Massachusetts Committee Considers Sanctuary Bills
By Tanner Bonovitch | FAIR Take | February 2020
On January 24, the Massachusetts state legislature’s Joint Committee on Public Safety & Homeland Security held a hearing on several bills that would impose sanctuary policies throughout the Commonwealth. Most law enforcement in Massachusetts are already forbidden from honoring immigration detainers since the Massachusetts Supreme Judicial Court (SJC)’s Lunn decision in 2017, but these bills would dramatically expand those restrictions by cutting off vital cooperation and information-sharing with federal authorities.
The so-called “Safe Communities Act” was re-introduced in 2019 and carried over to the 2020 session. The Senate bill (SB) 1401 was sponsored by Senator James Eldridge (D-Acton) and the House version, House Bill (HB) 3573, was sponsored by Representative Ruth Balser (D-Newton). They bar police from acting as immigration law enforcers – even if they’ve had the proper training from Immigration and Customs Enforcement (ICE) through the 287(g) program – and bar police and court officials from inquiring about immigration status unless it’s required.
More specifically, the bills, which are identical, would:
- Ban state and local law enforcement from asking about anyone’s immigration status;
- Require written “informed consent” by illegal aliens in state or local custody before they could be interviewed by federal immigration authorities;
- Forbid state and local law enforcement from providing information about release dates/time to ICE except at the end of a sentence for which the illegal alien was already convicted;
- Allow illegal aliens to file civil rights complaints with the state Attorney General (AG) alleging violations of the bills by state and local law enforcement; and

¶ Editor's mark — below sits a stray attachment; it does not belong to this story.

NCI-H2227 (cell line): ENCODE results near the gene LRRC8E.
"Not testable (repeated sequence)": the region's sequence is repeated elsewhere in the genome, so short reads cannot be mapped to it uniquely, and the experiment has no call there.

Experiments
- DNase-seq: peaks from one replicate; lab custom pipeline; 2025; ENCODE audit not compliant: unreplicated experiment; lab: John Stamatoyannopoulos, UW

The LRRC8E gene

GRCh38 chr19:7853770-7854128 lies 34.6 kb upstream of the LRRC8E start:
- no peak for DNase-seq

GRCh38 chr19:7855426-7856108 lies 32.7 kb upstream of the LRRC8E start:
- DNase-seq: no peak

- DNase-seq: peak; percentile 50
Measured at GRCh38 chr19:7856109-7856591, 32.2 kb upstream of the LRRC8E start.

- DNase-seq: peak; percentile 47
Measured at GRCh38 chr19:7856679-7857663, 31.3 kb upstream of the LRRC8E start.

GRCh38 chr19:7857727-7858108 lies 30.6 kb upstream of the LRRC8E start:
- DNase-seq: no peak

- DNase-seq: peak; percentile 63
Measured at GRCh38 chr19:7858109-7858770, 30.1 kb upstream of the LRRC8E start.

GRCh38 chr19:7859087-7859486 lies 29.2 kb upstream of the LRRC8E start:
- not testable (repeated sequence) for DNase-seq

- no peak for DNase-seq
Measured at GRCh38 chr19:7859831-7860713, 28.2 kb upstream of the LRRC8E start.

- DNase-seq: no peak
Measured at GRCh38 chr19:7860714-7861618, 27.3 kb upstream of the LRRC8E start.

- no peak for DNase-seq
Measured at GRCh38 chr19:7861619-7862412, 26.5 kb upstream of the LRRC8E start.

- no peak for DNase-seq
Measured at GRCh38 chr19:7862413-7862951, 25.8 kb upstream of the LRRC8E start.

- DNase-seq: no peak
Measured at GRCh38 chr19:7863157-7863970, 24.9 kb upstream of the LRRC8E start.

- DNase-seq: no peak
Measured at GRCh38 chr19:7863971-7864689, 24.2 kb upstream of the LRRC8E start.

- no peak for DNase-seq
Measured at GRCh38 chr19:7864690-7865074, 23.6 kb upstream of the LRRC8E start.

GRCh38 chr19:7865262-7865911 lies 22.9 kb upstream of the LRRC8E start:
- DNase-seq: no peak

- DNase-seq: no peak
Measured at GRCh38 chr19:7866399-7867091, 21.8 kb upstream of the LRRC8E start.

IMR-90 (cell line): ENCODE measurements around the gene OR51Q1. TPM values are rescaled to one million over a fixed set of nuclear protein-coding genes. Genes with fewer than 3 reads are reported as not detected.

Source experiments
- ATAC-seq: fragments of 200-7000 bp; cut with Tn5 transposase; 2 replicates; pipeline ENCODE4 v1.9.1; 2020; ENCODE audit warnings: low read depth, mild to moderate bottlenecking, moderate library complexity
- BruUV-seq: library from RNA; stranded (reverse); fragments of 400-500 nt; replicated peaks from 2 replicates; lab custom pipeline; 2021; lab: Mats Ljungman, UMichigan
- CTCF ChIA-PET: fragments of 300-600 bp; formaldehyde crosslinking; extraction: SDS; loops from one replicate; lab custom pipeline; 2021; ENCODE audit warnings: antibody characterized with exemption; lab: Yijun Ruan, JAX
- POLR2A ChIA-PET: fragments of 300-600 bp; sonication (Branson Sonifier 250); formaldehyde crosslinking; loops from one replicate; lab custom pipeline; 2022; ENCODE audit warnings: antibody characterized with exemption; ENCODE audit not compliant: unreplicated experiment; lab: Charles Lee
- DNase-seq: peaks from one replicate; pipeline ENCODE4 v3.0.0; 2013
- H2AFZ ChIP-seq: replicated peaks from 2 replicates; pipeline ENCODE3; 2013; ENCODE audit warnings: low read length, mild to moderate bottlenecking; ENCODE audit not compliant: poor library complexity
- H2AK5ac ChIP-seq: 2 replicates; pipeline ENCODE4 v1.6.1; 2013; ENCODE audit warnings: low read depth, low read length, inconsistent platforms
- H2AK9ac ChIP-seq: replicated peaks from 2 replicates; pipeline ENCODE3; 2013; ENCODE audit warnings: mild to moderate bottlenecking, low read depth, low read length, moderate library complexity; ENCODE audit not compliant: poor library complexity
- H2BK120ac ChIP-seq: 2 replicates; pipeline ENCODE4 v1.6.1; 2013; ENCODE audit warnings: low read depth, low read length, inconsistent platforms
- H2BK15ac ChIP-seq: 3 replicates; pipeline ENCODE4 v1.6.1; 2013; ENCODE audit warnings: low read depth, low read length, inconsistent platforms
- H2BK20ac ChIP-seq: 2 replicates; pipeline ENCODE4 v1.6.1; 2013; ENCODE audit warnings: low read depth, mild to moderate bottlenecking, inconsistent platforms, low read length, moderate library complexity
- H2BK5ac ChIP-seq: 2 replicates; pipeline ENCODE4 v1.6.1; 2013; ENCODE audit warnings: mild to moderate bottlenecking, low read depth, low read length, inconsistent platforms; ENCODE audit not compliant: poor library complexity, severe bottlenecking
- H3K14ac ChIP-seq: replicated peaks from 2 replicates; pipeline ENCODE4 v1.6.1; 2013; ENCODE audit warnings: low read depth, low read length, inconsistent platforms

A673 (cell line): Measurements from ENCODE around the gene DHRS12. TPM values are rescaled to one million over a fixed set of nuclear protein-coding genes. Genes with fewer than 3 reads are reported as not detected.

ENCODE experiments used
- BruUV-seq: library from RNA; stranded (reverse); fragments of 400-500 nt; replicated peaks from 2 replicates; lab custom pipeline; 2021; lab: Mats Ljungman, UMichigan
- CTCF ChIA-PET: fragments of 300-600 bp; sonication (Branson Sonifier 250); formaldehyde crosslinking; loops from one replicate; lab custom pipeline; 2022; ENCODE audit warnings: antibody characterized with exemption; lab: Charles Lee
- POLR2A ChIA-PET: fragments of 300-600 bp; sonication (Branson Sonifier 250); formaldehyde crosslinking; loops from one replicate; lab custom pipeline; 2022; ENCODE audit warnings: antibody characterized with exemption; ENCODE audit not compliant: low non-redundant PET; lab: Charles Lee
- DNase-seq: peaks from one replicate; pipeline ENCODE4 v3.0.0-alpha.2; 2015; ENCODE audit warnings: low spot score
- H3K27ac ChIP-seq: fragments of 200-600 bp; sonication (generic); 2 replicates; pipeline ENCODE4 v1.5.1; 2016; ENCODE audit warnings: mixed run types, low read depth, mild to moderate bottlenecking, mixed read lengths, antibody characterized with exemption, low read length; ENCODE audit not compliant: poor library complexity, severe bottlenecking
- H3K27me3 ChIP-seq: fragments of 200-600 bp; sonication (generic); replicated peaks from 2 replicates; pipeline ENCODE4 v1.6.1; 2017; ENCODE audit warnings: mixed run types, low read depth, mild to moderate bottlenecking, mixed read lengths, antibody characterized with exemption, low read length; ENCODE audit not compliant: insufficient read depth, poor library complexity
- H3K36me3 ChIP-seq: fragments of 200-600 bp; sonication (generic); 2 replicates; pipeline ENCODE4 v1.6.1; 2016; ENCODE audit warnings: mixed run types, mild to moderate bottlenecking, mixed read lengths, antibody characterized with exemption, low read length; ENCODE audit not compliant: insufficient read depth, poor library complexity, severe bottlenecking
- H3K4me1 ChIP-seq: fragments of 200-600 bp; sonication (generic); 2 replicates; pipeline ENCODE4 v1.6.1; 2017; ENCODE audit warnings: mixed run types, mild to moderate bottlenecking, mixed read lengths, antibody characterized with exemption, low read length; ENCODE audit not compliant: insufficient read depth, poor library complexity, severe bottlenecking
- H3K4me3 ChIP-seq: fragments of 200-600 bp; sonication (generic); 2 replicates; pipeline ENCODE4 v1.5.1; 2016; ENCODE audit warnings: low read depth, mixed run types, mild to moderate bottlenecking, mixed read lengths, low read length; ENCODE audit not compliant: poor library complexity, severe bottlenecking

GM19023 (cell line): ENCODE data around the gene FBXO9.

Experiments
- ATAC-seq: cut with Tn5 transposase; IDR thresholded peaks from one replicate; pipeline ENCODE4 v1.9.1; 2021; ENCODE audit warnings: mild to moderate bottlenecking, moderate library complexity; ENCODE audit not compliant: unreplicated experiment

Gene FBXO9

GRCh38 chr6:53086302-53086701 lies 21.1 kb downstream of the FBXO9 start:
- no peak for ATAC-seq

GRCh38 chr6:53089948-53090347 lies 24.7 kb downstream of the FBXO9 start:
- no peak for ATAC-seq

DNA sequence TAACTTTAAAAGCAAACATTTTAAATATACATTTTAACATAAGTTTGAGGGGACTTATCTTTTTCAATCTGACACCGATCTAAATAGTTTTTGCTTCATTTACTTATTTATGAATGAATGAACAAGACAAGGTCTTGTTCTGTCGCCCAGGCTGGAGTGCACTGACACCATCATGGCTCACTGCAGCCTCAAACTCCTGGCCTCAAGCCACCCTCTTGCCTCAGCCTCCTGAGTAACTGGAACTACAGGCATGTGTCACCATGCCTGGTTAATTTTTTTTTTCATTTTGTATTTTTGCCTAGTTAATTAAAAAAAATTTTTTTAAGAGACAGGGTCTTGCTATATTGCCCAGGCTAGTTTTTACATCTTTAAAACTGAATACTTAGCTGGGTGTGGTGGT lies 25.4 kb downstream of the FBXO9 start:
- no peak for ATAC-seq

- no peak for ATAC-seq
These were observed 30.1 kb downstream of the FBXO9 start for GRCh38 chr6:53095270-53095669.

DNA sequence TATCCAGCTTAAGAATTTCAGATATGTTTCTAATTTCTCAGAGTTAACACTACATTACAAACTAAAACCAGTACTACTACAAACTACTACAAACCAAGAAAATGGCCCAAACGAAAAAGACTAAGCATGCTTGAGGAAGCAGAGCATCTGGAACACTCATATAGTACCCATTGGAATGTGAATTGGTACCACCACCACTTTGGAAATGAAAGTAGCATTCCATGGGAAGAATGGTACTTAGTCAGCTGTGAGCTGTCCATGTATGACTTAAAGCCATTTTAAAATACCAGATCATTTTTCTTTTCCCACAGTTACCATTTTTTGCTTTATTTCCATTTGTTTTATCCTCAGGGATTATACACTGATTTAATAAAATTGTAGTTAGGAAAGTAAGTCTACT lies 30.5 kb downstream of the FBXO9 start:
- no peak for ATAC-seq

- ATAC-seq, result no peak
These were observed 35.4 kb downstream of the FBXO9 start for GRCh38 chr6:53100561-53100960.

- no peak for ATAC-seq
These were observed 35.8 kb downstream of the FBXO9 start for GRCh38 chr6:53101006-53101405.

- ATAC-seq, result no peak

- Cancel all state and local cooperation agreements with ICE or other federal immigration agencies and ban such agreements in the future, most notably including federal 287(g) agreements, which allow designated state and local law enforcement officers to perform limited immigration law enforcement functions.
While the Committee considered the sanctuary bills, large crowds gathered outside to rally in support and opposition. Bristol County Sheriff Tom Hodgson (R), a longtime outspoken opponent of sanctuary policies, testified against the bills, saying “communication and collaboration between local, state, and federal law enforcement needs to improve, a lesson he said he learned while working in New York City after the attacks on the World Trade Center.”
The Massachusetts Republican Party also opposed the bill, writing that it “would ‘protect those who have already broken the law by crossing our borders illegally.’”
When questioned by Rep. Peter Durant (R-Worcester) about deportable offenses for illegal aliens, bill sponsor Sen. Eldridge said, “[i]n my opinion just being caught for speeding should not be grounds for deportation.”
Durant then asked Eldridge whether he and the other bill proponents favored open borders, to which Rep. Ruth Balser (D-Newton) responded that “the question wasn't relevant to the bill.”
Governor Charlie Baker (R) has not yet indicated whether he will veto the bills. However, in 2018, he issued a veto threat against similar legislation saying, “I do not believe the state should be stepping into this. And I especially don’t believe that we should pass legislation that makes it impossible for the state of Massachusetts – with criminals who are currently in our prisons and have been convicted of terrible crimes and may be here illegally – that we should not be allowed to talk to the feds. I think that’s ridiculous and outrageous and I don’t support it,” adding, “I would veto it if it ends up coming to my desk.”
Although both chambers of the legislature are heavily controlled by Democrats, some moderate Democrat members in the House of Representatives may not support the bills. This has led some observers to speculate that the House would be unable to muster the 2/3 majority that would be required to override Gov. Baker’s veto. If this is the case, House Speaker Robert DeLeo (D-Winthrop) is unlikely to have the House vote.